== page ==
I have been outlining some of the issues that I may talk about in a book on the rise of anti-Judaism in early Christianity, if I write it. In previous posts I have detailed some of the uglier Christian attacks on Jews and Judaism, almost all of them tied to Christian ways of reading the Old Testament that different from traditional, Jewish readings. Some Christians claimed that Jews misread what God had told them in the Scripture, and that this is what led them to reject their messiah, and since they had rejected their messiah, God had rejected them. Christians, not Jews, were the people of God. Jews were condemned.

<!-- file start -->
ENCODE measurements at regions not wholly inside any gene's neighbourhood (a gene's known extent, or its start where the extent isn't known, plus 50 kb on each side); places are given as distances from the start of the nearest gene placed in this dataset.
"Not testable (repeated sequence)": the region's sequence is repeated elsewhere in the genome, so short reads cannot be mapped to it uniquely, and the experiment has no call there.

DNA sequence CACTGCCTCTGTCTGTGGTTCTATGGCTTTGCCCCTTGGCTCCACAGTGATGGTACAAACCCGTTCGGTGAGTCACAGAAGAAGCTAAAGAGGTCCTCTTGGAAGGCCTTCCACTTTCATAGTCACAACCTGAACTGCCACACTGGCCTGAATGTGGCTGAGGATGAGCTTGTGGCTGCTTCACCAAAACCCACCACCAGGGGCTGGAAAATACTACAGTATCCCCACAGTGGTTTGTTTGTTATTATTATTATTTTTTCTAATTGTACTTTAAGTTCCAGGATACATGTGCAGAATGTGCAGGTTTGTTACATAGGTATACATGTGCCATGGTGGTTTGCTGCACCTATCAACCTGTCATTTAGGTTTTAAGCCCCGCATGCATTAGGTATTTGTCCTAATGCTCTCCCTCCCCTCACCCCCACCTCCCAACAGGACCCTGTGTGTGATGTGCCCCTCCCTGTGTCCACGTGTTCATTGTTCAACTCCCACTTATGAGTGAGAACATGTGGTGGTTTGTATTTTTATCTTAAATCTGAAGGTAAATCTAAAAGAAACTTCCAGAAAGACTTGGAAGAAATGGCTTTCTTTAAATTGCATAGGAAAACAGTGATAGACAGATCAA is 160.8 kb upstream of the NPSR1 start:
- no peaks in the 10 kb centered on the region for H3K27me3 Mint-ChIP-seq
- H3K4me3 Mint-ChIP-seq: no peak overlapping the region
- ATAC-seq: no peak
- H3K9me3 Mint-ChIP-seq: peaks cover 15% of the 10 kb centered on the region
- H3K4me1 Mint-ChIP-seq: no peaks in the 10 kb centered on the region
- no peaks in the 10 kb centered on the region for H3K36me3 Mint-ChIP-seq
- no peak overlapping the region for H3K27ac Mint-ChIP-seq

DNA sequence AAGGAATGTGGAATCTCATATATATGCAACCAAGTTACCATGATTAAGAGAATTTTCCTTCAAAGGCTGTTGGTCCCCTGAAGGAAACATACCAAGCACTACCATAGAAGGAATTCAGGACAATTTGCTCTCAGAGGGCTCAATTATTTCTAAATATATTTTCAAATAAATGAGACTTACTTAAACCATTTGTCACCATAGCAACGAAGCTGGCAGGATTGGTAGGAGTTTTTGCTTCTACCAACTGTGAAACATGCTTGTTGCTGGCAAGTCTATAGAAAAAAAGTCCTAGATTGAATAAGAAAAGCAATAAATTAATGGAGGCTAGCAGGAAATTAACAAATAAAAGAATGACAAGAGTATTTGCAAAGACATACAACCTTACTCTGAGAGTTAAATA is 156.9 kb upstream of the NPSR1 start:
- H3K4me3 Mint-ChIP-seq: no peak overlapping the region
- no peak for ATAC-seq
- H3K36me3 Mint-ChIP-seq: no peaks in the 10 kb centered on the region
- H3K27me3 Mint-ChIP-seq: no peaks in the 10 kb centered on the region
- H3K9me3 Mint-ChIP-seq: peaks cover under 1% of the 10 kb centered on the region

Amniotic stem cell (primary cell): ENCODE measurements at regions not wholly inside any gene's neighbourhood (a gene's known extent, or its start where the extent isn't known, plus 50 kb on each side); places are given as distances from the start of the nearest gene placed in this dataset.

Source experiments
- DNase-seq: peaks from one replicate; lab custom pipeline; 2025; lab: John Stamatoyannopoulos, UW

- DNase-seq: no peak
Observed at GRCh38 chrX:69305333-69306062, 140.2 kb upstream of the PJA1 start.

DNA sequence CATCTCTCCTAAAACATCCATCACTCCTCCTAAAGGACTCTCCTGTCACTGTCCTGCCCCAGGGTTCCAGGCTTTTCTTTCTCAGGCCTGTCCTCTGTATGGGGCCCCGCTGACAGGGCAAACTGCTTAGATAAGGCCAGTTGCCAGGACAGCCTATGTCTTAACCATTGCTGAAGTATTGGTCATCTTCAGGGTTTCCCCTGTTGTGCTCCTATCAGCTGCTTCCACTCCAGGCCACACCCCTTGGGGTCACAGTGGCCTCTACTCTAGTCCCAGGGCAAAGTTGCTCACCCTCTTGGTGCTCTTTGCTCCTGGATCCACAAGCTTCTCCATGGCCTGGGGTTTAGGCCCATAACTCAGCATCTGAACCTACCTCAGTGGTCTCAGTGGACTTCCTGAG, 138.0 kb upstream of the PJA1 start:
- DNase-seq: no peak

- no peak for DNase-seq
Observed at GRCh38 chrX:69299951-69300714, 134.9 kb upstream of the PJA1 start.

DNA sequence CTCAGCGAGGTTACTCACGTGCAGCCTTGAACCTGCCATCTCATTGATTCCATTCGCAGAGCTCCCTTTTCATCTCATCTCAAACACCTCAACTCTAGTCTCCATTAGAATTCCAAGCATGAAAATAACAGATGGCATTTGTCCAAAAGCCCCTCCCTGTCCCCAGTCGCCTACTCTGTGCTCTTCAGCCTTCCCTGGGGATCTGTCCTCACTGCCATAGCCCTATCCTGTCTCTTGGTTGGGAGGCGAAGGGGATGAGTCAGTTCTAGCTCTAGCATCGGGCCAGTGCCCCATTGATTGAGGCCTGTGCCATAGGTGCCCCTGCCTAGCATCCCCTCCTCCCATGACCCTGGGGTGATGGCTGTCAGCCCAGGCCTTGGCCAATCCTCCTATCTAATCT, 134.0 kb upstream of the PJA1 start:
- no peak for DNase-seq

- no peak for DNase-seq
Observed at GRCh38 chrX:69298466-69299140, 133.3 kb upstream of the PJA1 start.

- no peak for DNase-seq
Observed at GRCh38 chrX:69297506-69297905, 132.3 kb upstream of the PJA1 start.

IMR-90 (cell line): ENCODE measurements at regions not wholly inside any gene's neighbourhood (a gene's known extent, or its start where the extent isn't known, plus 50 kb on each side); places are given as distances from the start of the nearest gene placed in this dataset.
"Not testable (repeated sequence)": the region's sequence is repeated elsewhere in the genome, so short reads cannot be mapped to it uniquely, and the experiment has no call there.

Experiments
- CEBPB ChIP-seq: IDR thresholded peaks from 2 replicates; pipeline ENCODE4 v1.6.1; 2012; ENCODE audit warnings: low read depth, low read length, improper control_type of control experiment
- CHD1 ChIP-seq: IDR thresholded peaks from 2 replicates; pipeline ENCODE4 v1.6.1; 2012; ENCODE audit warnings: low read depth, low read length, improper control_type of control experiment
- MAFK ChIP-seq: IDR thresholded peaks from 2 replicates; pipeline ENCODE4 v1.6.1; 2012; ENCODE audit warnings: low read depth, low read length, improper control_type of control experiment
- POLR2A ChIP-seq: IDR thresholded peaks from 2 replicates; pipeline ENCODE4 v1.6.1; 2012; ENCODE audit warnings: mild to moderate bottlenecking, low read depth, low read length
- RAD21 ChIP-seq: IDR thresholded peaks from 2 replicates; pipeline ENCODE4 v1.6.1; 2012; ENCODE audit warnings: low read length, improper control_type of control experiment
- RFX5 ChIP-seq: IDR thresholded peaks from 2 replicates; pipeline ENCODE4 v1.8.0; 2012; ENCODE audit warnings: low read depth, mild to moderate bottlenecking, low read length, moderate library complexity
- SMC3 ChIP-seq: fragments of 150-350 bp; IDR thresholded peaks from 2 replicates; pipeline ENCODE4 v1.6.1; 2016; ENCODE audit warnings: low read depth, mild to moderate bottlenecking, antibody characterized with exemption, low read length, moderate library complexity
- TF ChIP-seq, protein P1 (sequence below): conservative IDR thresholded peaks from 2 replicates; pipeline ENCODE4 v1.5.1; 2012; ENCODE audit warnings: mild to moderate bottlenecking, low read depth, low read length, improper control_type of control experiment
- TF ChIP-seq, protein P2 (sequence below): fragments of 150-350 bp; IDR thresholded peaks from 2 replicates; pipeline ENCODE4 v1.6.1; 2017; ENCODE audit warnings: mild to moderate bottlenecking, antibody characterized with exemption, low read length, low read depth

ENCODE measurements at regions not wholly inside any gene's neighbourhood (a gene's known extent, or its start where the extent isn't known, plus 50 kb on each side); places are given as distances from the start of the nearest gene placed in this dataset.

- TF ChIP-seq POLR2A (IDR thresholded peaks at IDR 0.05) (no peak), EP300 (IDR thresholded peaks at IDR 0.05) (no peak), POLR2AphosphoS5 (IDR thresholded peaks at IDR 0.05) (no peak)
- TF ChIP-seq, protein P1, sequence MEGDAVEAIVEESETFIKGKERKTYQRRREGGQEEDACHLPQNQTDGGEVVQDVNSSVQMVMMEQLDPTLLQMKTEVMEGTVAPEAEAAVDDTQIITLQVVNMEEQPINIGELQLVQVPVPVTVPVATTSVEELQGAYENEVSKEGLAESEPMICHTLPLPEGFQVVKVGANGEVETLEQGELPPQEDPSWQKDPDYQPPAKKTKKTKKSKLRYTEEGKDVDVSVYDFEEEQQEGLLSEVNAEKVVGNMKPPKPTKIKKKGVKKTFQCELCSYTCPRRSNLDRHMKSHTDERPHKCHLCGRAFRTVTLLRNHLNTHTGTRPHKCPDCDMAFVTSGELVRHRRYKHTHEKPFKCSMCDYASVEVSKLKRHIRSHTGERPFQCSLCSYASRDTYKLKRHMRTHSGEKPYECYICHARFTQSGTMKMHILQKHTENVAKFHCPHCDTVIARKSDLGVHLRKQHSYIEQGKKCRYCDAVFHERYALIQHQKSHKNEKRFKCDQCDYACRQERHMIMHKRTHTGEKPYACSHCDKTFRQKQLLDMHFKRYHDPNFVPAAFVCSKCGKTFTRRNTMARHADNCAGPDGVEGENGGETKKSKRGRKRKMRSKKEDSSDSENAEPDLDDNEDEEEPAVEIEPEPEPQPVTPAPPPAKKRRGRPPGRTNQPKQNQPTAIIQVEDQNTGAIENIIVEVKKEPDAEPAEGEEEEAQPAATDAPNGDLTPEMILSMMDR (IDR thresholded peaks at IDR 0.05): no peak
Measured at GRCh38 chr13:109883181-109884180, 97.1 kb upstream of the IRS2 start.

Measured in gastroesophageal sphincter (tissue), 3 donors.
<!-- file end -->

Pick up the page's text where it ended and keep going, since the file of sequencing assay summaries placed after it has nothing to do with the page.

It’s not a happy history, and it gets worse. In my book I will not move into the later consequences of the Middle Ages down to modernity – restrictions on what Jews could do for a living, on where they could live, on how they could engage with others in their communities; eventually the pogroms and expulsions; and so on. I will be focusing only on the *beginnings* of anti-Jewish sentiments in parts of early Christianity (not all of it!) in the first four centuries that led to the horrendous history that we know about.
Here now I pick up where I left off last time:
By the end of the second century …